Government Overseas Aid Commitment: Private Investment

Part of the debate – in the House of Commons at 4:39 pm on 9th October 2018.

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Photo of Penny Mordaunt Penny Mordaunt The Secretary of State for International Development, Minister for Women and Equalities 4:39 pm, 9th October 2018

I refer the hon. Gentleman to the answer that I gave a moment ago. These are two different things, and I think many Opposition Members are confusing them. One reason why we are in the 0.7% club is that we do not mark our own homework; someone else does. That should provide some reassurance to people that we are not doing something that we are saying we are.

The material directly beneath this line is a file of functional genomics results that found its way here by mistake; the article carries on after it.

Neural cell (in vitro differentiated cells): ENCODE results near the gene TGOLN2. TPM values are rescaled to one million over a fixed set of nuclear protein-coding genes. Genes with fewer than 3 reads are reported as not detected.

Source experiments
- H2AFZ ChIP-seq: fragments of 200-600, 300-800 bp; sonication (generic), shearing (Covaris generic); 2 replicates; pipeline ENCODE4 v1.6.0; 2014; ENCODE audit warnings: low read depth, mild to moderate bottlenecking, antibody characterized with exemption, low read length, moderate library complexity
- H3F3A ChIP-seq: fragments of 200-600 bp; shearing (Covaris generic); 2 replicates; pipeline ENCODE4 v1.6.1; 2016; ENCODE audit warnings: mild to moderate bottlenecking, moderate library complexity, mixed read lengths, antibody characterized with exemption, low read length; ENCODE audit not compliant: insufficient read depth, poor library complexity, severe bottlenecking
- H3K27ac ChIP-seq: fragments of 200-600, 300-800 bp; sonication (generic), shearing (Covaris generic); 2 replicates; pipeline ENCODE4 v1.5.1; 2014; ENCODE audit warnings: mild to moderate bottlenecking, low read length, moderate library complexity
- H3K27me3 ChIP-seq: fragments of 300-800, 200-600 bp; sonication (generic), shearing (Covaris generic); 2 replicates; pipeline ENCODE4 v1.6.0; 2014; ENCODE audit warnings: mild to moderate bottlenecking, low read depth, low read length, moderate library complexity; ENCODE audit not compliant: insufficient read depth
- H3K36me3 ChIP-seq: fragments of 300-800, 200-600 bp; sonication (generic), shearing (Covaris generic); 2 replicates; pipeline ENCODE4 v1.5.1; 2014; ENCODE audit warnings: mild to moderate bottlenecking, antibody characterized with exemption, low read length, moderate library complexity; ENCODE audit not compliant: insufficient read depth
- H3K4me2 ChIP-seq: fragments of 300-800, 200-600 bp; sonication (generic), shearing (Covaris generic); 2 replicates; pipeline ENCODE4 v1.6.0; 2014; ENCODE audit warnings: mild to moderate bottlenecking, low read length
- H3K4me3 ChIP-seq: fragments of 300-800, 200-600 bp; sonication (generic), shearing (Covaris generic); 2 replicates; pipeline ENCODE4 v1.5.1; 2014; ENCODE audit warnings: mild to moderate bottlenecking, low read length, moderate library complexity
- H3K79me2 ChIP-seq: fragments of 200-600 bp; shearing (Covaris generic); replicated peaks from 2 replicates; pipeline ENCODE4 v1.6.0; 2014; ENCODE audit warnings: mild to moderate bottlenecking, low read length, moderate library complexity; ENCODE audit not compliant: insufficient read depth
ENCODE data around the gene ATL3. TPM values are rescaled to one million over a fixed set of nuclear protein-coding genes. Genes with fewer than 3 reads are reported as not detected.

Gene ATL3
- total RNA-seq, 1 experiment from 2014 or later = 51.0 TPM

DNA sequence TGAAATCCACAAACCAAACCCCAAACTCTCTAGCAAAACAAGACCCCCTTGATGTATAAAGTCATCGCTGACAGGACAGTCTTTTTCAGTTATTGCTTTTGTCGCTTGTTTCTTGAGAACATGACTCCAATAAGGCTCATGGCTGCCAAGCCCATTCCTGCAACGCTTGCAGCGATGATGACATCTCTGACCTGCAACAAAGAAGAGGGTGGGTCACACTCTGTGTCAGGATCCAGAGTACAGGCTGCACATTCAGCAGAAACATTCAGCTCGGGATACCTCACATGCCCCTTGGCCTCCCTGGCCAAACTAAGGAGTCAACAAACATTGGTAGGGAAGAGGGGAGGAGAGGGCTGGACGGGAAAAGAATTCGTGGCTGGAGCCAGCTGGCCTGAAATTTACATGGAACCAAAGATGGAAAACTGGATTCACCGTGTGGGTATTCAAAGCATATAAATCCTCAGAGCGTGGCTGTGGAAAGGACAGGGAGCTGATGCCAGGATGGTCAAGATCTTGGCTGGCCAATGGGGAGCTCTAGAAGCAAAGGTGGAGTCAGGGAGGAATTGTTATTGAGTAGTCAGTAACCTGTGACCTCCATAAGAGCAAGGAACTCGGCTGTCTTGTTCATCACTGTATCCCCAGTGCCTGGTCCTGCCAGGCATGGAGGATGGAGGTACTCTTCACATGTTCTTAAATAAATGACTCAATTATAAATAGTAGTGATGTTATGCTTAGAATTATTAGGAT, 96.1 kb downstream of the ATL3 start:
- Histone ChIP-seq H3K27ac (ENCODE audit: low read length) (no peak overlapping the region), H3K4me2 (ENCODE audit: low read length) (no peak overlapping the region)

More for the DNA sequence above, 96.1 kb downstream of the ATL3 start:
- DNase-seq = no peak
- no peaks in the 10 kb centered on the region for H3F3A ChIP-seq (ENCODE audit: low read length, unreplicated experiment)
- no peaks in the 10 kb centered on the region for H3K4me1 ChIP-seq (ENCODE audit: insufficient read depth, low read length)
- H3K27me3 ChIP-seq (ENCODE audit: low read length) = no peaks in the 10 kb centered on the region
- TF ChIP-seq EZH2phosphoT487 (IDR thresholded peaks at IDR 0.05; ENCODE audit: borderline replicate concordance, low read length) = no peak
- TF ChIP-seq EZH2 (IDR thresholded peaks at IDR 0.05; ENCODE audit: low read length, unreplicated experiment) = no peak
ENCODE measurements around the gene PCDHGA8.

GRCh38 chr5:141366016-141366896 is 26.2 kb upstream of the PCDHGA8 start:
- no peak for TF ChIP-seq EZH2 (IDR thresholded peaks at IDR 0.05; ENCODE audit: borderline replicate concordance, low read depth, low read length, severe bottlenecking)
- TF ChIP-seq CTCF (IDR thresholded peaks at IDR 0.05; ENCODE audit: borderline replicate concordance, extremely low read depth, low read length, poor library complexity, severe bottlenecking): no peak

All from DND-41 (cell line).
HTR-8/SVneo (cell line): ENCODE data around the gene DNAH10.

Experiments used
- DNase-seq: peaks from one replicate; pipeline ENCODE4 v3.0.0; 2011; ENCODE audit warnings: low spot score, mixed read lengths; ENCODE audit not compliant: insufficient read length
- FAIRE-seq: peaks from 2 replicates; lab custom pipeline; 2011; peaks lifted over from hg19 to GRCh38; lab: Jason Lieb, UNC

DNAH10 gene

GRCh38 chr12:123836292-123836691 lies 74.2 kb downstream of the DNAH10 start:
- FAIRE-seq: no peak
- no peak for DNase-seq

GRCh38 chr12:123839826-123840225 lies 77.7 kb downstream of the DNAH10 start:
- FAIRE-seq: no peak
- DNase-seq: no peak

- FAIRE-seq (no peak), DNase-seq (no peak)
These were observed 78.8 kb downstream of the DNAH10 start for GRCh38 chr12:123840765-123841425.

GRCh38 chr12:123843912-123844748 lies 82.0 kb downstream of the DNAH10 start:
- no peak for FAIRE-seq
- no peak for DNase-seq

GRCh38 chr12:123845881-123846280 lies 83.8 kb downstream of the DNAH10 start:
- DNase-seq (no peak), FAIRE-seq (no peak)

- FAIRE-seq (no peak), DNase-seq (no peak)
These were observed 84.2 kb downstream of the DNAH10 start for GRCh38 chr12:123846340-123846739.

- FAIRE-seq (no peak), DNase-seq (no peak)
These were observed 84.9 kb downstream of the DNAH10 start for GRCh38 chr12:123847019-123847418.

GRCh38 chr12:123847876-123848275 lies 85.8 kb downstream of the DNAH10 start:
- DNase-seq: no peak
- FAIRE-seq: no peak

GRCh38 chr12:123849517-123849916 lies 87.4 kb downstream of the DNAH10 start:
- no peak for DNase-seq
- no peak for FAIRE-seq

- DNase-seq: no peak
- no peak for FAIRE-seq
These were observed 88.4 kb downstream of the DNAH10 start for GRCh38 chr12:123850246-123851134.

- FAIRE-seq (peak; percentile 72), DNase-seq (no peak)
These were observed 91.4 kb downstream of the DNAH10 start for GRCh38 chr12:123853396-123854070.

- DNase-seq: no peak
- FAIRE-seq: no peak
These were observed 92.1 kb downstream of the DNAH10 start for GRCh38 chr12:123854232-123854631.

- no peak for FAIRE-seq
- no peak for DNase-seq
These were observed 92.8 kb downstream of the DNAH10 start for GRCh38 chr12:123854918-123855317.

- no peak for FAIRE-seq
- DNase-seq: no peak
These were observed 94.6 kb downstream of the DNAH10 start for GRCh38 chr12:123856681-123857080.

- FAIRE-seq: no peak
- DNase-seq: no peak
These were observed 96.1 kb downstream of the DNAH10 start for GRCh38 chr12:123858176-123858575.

There is a difference when it comes to what a private company, entirely separate from Government, chooses to do—and what we are trying to encourage them to do: do some good in the world by investing in the developing nations that need investment and get a great return on their investment. There is a separate issue about what we do with public funds, which count towards the ODA spend. We are not talking about using private funds to replace that.

In terms of the Development Assistance Committee rules, we are talking about looking at how we count ODA, and about ensuring that when we get returns back we have more flexibility on what we do with them. We could spend more money on development or we could retain our 0.7% commitment and spend some of those returns on the national health service.